You have probably heard burns explained as first-, second- or third-degree burns. The degree of the burn is a code for the depth of the burn in the tissue. For example, third-degree burns are deeper than first-degree burns.
“The description of a burn has evolved from discussion of degree to more accurately describing a burn based on depth of involvement,” said Dr. Elizabeth Helmer, wound healing doctor and general surgeon at Marshfield Clinic Health System.
Depth is important because it determines how burns are treated. The ability of the skin to regenerate following a burn is dependent on structures within the deeper layer of the dermis called the reticular dermis. The dermis includes structures such as glands and hair follicles that allow skin to grow back. It is what gives skin its overall strength and elasticity.
Burns that are not deep are able to heal on their own because this layer is not involved. However, when a deep burn occurs, the reticular dermis is destroyed. These burns require special care.
Below are the five different depths of a burn and the treatments needed for each.
First-degree: Superficial burn
A superficial burn involves only the epidermis, or the outer layer of the skin. It can be red, blanching (turns white with pressure) and painful. It is similar to a non-blistering sunburn. This type of burn will generally heal within 3-4 days.
Second-degree: Superficial partial thickness burn
Superficial partial thickness burns involve the epidermis and the upper portion of the dermis called the papillary dermis.
This depth of burn may blister and is painful. Beneath the blister, the wound is pink/red, blanching and often has intact hair follicles.
“You should talk to a doctor if you have this type of burn because it can develop into deeper burns without adequate care,” Dr. Helmer said.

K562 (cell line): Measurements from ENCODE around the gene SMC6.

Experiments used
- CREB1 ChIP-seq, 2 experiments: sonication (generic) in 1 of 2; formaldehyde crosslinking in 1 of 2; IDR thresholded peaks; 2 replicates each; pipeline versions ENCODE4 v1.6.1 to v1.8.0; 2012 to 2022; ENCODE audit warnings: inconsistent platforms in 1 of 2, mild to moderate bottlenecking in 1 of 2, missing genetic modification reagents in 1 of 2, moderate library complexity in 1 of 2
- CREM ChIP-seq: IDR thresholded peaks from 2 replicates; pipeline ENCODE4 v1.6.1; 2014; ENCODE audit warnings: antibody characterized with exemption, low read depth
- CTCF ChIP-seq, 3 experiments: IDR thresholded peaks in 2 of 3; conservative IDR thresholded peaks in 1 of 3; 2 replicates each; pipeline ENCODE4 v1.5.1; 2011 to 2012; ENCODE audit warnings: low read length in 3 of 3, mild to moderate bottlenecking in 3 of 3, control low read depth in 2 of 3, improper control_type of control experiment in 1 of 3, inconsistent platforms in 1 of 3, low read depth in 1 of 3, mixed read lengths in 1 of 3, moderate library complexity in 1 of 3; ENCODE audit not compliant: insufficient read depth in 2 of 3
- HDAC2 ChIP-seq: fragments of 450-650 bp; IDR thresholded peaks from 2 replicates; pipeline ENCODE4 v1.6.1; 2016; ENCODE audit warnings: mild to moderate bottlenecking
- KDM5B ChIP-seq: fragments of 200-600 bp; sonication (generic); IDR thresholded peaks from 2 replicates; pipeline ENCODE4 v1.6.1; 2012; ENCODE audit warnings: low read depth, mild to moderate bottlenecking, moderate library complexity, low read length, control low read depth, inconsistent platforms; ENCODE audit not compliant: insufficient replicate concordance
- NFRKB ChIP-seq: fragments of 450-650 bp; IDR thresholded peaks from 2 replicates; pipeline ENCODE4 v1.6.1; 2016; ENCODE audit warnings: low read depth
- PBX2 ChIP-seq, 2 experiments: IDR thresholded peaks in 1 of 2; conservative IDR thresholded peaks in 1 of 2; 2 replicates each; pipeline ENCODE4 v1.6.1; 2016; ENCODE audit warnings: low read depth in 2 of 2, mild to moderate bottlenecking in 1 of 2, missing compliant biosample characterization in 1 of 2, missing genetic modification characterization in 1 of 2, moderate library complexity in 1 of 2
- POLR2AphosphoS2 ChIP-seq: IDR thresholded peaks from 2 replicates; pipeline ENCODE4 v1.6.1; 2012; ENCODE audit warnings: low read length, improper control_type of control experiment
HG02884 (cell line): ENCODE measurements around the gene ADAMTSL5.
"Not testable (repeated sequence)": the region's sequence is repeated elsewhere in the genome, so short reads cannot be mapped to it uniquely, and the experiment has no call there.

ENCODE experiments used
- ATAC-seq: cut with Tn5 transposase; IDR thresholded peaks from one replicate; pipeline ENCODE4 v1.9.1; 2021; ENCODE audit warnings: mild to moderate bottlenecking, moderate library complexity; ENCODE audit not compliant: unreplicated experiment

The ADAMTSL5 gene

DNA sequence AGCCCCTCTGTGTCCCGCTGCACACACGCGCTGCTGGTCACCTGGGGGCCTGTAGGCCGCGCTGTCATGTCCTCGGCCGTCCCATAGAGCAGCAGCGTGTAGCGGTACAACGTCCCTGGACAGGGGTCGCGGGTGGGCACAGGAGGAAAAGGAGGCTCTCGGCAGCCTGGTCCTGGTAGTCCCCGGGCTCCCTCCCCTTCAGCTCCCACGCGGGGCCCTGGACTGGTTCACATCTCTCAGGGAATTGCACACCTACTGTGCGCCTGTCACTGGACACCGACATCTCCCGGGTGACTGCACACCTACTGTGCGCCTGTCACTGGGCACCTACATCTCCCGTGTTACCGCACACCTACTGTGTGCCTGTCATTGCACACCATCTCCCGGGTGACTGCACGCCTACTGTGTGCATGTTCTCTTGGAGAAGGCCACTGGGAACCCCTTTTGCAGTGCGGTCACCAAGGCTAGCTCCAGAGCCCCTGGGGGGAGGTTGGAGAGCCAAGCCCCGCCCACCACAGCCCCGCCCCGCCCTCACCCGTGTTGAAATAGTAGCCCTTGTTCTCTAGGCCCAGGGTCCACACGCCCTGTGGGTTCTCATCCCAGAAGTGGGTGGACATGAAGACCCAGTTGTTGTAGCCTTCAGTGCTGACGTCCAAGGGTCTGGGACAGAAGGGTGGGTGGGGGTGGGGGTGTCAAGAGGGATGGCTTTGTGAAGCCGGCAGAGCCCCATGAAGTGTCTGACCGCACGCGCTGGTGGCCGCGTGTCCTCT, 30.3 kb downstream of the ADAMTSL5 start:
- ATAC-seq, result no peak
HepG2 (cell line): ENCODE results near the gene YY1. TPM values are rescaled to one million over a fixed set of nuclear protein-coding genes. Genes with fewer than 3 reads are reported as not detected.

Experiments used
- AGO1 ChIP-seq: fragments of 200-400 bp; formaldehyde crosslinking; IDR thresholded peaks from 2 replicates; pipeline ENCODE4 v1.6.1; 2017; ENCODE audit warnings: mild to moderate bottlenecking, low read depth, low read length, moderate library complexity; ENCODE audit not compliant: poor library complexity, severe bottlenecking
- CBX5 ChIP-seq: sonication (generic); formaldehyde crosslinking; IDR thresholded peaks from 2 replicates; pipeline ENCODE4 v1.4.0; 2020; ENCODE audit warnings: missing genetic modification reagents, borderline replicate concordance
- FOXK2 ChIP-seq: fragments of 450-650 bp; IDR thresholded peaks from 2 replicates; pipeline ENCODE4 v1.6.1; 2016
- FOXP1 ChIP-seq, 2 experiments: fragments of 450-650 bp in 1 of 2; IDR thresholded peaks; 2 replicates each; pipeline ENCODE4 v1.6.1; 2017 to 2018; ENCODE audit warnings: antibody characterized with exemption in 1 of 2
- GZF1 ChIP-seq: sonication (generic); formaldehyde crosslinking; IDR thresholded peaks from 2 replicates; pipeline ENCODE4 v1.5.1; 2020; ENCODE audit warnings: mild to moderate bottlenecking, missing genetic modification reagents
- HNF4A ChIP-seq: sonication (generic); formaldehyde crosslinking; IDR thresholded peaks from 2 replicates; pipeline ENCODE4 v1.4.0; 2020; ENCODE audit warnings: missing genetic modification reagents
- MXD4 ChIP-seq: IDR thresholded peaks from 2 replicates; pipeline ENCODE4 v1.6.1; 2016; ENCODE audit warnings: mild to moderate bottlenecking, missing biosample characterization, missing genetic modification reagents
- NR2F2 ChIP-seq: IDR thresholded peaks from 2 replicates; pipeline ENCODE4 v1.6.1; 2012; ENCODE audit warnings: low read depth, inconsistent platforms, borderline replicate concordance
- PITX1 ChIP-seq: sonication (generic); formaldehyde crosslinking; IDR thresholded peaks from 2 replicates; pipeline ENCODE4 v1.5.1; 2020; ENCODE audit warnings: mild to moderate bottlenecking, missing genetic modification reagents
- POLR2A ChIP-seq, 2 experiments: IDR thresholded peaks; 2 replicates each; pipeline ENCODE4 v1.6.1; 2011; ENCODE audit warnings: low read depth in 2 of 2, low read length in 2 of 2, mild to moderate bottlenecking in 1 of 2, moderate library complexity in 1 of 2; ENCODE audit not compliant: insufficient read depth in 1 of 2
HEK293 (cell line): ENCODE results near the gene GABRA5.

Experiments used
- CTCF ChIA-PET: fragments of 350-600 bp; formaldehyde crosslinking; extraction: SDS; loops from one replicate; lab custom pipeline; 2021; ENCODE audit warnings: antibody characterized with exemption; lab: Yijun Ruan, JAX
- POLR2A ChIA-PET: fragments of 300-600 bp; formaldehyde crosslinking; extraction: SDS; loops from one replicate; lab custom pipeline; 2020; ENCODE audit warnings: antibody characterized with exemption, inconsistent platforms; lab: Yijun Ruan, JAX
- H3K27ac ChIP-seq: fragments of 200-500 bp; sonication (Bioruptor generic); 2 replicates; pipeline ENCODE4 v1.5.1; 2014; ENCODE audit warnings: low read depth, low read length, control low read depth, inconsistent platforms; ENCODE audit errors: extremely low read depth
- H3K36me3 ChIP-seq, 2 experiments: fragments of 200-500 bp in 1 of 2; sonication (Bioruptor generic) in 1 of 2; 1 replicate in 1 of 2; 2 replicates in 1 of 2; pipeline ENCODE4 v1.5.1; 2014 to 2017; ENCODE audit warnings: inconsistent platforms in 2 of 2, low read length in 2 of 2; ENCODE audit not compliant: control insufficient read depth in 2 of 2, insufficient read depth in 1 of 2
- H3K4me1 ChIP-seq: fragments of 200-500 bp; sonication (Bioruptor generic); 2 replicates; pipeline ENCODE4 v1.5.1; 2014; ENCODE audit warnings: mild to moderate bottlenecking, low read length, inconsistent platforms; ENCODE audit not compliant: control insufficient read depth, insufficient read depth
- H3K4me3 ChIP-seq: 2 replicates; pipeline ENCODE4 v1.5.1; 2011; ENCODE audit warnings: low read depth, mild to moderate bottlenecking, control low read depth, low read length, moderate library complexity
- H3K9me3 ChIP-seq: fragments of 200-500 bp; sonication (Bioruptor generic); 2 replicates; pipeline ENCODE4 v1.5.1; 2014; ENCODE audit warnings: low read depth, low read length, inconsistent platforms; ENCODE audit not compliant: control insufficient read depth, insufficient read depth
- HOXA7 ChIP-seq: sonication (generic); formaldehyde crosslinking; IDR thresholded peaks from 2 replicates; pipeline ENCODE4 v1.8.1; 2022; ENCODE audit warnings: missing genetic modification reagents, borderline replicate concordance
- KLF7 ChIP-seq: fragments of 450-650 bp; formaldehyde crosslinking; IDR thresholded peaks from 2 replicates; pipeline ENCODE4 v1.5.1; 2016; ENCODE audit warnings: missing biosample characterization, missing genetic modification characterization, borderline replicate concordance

With appropriate care, these generally heal within 1-3 weeks.
Second-degree: Deep partial thickness burn
Deep partial thickness burns involve the epidermis, papillary dermis and the deeper layer of the dermis called the reticular dermis.
A burn involving this level of the skin also can blister. However, beneath the blister the wound is a mixture of white/red with a more waxy appearance and is non-blanching. It may be painful or described as more of a pressure sensation.
You should talk to a doctor if you have these symptoms. To treat this type of burn, a doctor will need to remove the burned area and use skin grafting to grow skin. Deep partial thickness burns are not expected to heal within three weeks.
Third-degree: Full-thickness burn
This burn involves the entire dermis and is caused when the structures that allow for regeneration are destroyed.
In a third-degree burn, the underlying fat will be showing after the burned tissue is removed.
“At the time of injury, the skin will appear leathery or waxy with a gray or white color, or even charred,” Dr. Helmer said.
Full-thickness burns do not blanch and generally are not painful. A doctor will have to remove the burned skin and use skin grafting to grow the skin.
Fourth-degree: Beyond full-thickness burn
Burns that are beyond full-thickness are discovered at the time of removal of the burned tissue. These burns cause damage into structures under fat such as muscle and bone. These burns require extensive surgical treatment.
If you are concerned about a burn, go to your nearest emergency department.